Senate Takes Step Toward Ceasing Secret Cellphone Stalking Software
WASHINGTON (AP) – A loophole that permits software companies to sell cyberstalking apps that operate secretly on cellphones could soon be closed by Congress. The software is popular among jealous wives or husbands because it can continuously track the whereabouts of a spouse.
The Senate Judiciary Committee approved a bill Thursday that makes it a crime for companies to make and intentionally operate a stalking app. The legislation also would curb the appeal for such inexpensive and easy-to-use programs by requiring companies to disclose their existence on a target’s phone.
Stalking and wiretapping already are illegal, but there are no provisions in federal law that clearly prohibit businesses from making an app whose primary purpose is to help one person stalk another. Franken’s proposal would extend the criminal and civil liabilities for the improper use of the apps to include the software companies that sell them.
The proposal would update laws passed years before wireless technology revolutionized communications. Telephone companies currently are barred from disclosing to businesses the locations of people who make traditional phone calls. But there’s no such prohibition when communicating over the Internet. If a mobile device sends an e-mail, links to a website or launches an app, the precise location of the phone can be passed to advertisers, marketers and others without the user’s permission.
“What’s most troubling is this: Our law is not protecting location information,” said Sen. Al Franken, D-Minn., chairman of the Senate Judiciary subcommittee on privacy, technology and the law.
The ambiguity has created a niche for companies like Retina Software, which makes ePhoneTracker and describes it as “stealth phone spy software.” It’s available online for about $50.
“Suspect your spouse is cheating?” the company’s website says. “Don’t break the bank by hiring a private investigator.”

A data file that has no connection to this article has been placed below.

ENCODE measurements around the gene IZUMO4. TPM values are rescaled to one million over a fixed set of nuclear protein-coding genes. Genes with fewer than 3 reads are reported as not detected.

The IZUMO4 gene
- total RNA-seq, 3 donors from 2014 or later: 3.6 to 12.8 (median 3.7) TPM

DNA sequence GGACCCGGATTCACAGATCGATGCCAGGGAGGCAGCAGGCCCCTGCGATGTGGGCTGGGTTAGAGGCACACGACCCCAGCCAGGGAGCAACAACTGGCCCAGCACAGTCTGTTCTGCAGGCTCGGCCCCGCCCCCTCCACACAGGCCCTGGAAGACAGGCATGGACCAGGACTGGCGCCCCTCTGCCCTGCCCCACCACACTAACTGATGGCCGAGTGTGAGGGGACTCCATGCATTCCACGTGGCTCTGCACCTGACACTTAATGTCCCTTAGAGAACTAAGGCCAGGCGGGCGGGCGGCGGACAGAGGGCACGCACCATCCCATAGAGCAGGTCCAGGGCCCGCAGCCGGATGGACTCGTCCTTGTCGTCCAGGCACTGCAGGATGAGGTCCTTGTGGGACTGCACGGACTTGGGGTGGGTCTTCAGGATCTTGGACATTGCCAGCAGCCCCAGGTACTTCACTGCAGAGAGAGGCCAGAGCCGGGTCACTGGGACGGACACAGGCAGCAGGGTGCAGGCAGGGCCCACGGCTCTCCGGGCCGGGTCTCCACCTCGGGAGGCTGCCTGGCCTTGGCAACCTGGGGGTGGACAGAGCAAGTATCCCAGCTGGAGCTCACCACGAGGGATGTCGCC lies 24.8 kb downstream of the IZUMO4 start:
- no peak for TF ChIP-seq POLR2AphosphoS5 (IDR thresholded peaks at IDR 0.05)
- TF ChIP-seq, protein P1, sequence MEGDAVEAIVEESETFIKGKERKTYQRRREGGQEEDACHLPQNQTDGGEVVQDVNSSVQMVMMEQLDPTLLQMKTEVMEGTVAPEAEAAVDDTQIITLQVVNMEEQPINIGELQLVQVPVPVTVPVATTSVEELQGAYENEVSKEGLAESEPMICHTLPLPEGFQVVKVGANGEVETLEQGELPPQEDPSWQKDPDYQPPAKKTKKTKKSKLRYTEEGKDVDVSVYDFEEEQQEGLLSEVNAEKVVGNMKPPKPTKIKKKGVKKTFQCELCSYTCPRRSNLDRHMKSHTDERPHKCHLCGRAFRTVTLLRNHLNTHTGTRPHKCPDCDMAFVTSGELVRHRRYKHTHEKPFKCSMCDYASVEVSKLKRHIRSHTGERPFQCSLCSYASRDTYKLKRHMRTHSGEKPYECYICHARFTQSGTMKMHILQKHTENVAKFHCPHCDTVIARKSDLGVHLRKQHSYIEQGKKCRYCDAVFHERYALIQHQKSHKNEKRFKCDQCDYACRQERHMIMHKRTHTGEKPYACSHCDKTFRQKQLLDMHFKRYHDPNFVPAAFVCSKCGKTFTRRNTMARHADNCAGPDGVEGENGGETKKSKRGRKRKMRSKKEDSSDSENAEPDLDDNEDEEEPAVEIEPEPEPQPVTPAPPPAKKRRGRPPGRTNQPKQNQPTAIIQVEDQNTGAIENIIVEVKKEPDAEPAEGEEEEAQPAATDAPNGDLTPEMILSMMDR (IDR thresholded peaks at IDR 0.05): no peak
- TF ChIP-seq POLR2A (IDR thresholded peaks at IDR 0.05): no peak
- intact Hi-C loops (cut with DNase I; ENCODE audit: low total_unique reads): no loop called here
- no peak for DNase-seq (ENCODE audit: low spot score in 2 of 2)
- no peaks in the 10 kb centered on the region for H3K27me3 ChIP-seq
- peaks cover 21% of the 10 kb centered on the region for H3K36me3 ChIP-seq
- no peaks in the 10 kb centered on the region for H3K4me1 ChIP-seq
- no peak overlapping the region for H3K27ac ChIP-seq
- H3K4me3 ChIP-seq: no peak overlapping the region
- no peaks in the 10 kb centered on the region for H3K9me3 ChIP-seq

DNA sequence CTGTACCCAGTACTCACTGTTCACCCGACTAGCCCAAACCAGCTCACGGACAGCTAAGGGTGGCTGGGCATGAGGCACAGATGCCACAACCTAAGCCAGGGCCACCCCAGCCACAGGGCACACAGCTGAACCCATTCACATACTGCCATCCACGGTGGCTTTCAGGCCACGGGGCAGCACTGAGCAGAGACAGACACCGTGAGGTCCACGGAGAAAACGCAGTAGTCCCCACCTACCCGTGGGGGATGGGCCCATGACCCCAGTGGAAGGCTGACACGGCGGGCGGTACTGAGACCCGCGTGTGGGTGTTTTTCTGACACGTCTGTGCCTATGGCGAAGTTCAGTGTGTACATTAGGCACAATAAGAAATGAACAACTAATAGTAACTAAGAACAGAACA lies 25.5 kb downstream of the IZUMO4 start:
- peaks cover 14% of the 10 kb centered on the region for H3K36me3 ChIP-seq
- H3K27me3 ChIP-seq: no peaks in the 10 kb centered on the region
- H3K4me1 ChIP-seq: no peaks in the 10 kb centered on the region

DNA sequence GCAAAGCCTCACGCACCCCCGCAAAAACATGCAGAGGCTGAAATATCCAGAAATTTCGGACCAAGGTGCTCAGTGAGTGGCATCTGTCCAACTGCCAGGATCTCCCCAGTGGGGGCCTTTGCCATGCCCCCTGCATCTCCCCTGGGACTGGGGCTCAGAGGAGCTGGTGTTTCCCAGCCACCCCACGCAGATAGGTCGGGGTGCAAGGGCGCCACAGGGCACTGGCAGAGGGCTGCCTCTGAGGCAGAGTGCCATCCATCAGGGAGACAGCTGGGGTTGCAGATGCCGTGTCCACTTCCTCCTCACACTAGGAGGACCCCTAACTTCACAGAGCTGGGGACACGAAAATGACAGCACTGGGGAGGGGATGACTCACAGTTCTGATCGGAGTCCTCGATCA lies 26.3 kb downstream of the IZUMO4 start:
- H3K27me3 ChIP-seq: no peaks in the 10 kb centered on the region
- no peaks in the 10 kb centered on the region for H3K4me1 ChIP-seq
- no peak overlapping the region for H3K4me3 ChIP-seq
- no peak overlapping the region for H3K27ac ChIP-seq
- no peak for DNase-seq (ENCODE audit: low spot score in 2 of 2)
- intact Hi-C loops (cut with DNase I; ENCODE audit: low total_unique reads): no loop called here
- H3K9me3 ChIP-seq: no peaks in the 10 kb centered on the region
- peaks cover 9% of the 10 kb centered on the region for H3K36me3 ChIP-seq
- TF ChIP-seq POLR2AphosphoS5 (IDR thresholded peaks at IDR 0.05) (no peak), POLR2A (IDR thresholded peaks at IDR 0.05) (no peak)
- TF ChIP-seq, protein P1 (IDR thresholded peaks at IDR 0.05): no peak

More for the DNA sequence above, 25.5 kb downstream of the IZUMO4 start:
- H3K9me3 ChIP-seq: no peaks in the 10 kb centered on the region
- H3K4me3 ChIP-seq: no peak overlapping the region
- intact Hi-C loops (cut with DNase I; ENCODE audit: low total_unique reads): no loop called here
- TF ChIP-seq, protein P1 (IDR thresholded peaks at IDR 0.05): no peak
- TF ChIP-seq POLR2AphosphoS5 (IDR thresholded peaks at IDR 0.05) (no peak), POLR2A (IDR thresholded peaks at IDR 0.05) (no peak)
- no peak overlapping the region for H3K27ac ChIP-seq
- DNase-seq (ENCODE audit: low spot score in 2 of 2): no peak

An e-mailed statement from Retina Software said the program is for the lawful monitoring of a cellphone that the purchaser of the software owns and has a right to monitor. If there is evidence the customer doesn’t own the phone, the account is closed, the company said. The program is not intended or marketed for malicious purposes and doesn’t facilitate stalking, the statement said.
But Franken and supporters of his bill said there is no way to ensure the rules are followed. These programs can be installed in moments, perhaps while the cellphone’s actual owner is sleeping or in the shower. The apps operate invisibly to the cellphone’s user. They can silently record text messages, call logs, physical locations and visits to websites. All the information is relayed to an e-mail address chosen by the installer.
Even when people discover the software on their phones, they don’t know what to do, said Rick Mislan, a Rochester Institute of Technology professor who specializes in mobile security and forensics.
“Law enforcement usually won’t help them because they’ve got bigger fish to fry,” he said.
The bill would make companies subject to civil liability if they fail to secure permission before obtaining location information from a person’s cellphone and sharing it with anyone else.